Indian Premier League April 19, 2010

Preparation key to Mumbai's success

 


Mumbai Indians warmed up for the IPL well before the tournament began, and their preparedness has taken them to the top of the table © Indian Premier League
 

There was never a question of ‘would they’ or ‘wouldn’t they’. Mumbai Indians just had to go pass the league stage. Right from the outset, they looked a unit with a mission. Those daunting 20 points on the rank table, tell a story that perhaps unfolded a few months ago. No, I am not hinting at the season’s biggest buy Kieron Pollard. Neither am I talking about the obviously in-form Sachin Tendulkar. I am talking about the inherent smart thinking that has assured them, if nothing bigger, a place in the semi-finals.

Interestingly, the four teams that found themselves languishing at the bottom of the chart were heard saying that they didn’t play good cricket at crucial junctures which cost them a place in the final 4. But the point isn’t just that.

The IPL, in its third season, has managed to see different teams gaining and losing ground every year. So, is it only about those few crucial overs that separate a win from a loss? Well, yes and no. The fact is that most teams did precious little in the last three seasons to strengthen their sides. One might argue that they bought good players in the auctions, and that they even scouted for talent from the domestic circuit. But is that enough? Isn’t that the easiest route to find players?

Well, that is perhaps the point most teams missed and Mumbai picked. While Twenty20 may seem to have inherent randomness, the preparation is rather systematic. Right from organising camps to holding practice matches, this outfit has been at the job right from the word go. And all this well in advance.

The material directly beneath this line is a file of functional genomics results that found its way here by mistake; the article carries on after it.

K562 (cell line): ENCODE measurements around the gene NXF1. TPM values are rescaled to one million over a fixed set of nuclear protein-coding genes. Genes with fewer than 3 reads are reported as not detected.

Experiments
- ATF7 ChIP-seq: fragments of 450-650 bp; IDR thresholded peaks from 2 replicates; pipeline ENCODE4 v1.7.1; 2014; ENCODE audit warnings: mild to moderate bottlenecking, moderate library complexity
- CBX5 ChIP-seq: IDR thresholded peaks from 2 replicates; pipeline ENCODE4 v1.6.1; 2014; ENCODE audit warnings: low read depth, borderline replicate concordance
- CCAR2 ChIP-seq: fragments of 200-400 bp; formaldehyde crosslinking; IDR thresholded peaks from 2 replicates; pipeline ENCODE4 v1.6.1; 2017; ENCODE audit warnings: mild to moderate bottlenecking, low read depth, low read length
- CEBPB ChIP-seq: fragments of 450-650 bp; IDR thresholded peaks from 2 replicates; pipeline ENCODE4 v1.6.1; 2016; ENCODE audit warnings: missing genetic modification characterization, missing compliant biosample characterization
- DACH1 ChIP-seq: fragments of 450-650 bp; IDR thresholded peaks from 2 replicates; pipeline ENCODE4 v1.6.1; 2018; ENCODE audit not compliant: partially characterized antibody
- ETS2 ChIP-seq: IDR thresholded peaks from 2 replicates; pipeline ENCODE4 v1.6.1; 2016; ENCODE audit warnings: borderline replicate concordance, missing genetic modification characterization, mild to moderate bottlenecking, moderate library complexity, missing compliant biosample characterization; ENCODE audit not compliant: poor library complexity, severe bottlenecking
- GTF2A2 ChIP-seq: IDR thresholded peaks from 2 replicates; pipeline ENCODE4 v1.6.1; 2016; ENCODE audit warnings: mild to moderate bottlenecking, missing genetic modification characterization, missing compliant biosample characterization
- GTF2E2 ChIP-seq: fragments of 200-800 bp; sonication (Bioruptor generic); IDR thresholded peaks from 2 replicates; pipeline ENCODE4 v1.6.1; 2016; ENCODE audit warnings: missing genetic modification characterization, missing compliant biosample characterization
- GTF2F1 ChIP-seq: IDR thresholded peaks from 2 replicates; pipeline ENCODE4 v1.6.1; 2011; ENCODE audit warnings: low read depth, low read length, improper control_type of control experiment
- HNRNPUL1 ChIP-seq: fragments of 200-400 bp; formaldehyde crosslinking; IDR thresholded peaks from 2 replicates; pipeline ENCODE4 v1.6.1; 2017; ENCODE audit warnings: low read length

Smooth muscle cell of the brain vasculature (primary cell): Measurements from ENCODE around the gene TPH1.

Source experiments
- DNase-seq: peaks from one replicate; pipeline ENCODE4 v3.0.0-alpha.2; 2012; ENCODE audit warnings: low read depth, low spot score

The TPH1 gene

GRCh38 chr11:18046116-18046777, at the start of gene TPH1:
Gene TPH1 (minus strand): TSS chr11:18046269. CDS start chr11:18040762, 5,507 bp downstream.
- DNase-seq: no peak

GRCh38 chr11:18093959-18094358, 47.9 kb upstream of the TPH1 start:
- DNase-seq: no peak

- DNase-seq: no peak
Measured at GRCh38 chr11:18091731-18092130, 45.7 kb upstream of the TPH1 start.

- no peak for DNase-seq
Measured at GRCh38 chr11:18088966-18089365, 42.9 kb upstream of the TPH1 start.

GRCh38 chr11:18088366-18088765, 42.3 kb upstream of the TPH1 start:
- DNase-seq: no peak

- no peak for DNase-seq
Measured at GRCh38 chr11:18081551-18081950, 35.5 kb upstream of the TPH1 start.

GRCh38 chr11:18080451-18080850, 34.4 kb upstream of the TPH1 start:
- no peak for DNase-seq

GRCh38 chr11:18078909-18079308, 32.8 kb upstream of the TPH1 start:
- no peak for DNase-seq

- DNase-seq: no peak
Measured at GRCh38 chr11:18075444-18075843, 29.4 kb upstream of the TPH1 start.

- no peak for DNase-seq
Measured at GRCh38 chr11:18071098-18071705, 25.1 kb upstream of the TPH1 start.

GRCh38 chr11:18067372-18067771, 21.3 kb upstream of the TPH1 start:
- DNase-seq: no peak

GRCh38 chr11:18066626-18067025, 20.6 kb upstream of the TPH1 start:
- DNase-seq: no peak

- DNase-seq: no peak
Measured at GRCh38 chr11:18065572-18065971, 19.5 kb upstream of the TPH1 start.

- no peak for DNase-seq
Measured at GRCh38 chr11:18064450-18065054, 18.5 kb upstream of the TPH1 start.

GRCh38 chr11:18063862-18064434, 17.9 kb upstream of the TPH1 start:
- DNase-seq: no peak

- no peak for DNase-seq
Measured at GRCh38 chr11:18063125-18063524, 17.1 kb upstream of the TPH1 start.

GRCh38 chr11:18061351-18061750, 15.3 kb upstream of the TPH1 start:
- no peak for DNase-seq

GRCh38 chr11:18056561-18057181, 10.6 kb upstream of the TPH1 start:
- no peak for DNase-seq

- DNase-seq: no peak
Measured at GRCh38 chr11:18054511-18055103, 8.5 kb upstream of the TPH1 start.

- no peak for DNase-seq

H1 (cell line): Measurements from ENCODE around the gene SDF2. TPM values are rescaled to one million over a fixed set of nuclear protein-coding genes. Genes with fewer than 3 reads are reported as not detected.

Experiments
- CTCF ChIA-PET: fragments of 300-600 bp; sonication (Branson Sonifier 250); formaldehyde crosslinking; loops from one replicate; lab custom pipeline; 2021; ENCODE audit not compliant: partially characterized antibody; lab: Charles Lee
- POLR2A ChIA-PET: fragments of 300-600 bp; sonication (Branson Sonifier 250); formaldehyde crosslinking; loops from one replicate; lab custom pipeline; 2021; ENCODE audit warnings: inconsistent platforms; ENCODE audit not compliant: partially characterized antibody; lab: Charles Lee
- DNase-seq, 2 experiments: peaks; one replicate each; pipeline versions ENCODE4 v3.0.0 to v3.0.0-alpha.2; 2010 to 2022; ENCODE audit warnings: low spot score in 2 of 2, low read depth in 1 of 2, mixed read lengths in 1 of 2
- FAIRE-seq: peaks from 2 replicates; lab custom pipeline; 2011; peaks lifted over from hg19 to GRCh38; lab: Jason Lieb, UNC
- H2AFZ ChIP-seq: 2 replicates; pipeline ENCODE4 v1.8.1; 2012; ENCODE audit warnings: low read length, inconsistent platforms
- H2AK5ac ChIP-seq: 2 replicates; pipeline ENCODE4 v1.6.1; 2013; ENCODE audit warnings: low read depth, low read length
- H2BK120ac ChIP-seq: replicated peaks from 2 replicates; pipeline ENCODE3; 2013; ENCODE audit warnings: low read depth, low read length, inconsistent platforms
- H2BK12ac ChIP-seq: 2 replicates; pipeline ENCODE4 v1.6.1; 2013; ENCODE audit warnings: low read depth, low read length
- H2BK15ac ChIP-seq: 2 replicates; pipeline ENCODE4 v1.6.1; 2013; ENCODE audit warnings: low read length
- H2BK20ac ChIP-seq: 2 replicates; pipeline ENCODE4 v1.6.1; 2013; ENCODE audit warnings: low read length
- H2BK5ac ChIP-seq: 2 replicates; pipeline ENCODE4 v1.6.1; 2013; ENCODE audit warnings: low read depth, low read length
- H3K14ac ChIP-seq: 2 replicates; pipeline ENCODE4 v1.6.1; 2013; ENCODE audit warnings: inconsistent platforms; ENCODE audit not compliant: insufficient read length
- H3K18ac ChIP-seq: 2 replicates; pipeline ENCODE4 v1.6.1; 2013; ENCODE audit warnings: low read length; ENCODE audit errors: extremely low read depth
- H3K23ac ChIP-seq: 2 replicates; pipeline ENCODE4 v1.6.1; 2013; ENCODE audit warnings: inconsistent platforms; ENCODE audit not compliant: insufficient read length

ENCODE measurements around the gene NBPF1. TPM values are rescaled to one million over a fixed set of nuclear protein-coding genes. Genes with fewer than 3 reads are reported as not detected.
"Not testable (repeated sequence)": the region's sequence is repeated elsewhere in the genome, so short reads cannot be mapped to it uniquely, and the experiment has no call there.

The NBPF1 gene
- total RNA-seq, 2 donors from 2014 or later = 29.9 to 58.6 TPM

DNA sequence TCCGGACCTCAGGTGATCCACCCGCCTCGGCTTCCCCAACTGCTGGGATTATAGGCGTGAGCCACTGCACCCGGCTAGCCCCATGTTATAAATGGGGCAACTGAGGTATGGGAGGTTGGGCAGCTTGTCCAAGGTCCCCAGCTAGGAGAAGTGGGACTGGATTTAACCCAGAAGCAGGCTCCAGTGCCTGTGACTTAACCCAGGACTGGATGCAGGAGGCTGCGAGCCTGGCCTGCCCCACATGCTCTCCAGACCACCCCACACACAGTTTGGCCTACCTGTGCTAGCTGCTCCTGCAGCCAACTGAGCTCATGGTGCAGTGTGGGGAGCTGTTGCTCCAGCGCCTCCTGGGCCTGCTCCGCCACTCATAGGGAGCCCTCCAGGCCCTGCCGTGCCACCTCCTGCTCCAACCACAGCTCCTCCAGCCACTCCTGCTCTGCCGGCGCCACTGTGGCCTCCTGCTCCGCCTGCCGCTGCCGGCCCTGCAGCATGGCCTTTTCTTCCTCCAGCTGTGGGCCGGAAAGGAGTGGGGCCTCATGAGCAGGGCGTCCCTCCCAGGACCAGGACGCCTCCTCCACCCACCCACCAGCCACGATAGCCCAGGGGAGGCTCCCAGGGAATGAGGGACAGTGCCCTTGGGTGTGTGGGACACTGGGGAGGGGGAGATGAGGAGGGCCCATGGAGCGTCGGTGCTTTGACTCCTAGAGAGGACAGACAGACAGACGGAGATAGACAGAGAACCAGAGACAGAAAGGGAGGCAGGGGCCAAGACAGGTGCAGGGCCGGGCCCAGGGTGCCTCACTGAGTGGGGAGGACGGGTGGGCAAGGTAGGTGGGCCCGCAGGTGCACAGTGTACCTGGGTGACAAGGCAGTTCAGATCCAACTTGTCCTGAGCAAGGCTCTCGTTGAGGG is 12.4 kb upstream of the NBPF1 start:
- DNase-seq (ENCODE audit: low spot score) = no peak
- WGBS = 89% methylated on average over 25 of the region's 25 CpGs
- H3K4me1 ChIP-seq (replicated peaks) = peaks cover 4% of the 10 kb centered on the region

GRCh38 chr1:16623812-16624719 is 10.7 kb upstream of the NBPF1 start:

It is not smart to shut shop once the IPL gets over. But that is exactly what most franchises have been doing all this while.

Well, even now, nothing would happen till as late as after the Champions league, when the fresh auctions happen. But, I daresay that it’ll be too late by then. For one the first-class season kicks off; all the good players will be busy playing for their respective states. Yes, the scouting can be carried out but there’s very little time left to make the players IPL-ready. A player might be good for his state team in different formats but will he be a good player in the IPL is anybody’s guess.

The biggest problem these IPL teams face is the lack of time. The team gets together only a few days prior to the tournament which is clearly not enough. But unfortunately that is not going to change in the years to come. So, what can be done to minimise that handicap? While International cricketers won’t be available, the local talent definitely is.

The trick is to have a structure in place which is operational throughout the year. The beginning would be to find young players who have the ability to hit the long ball or bowl yorkers and slower ones with perfection. They may not be good first class cricketers but a good Twenty20 cricketer doesn’t need to be one. Twenty20 requires a different skill-set and if you tick a few boxes, the rest can be worked upon. And then that academy should put these kids through a tough regimen of physical fitness and specific skills training to make them IPL ready when it comes. A Wasim Akram would only be effective if he gets both quality and quantity time with the bowlers, for I didn’t see much of a difference in KKR’s bowling this season.

We have seen that lesser known players like T Suman and Kedar Jadhav can make an impact, hence there is no harm in investing in them. In any case, they come a lot cheaper than the rest. It’s imperative that the IPL teams don’t see this as a 45-days tournament but a year-long activity, something that the Mumbai Indians have incorporated well in their plan.

It’s about time that franchisees go beyond the first class and under-19 circuits to recruit players. Yes, those players might need more nurturing but I’m pretty sure that it’ll be worth the effort.

Former India opener Aakash Chopra is the author of Out of the Blue, an account of Rajasthan's 2010-11 Ranji Trophy victory. His website is here and his Twitter feed here

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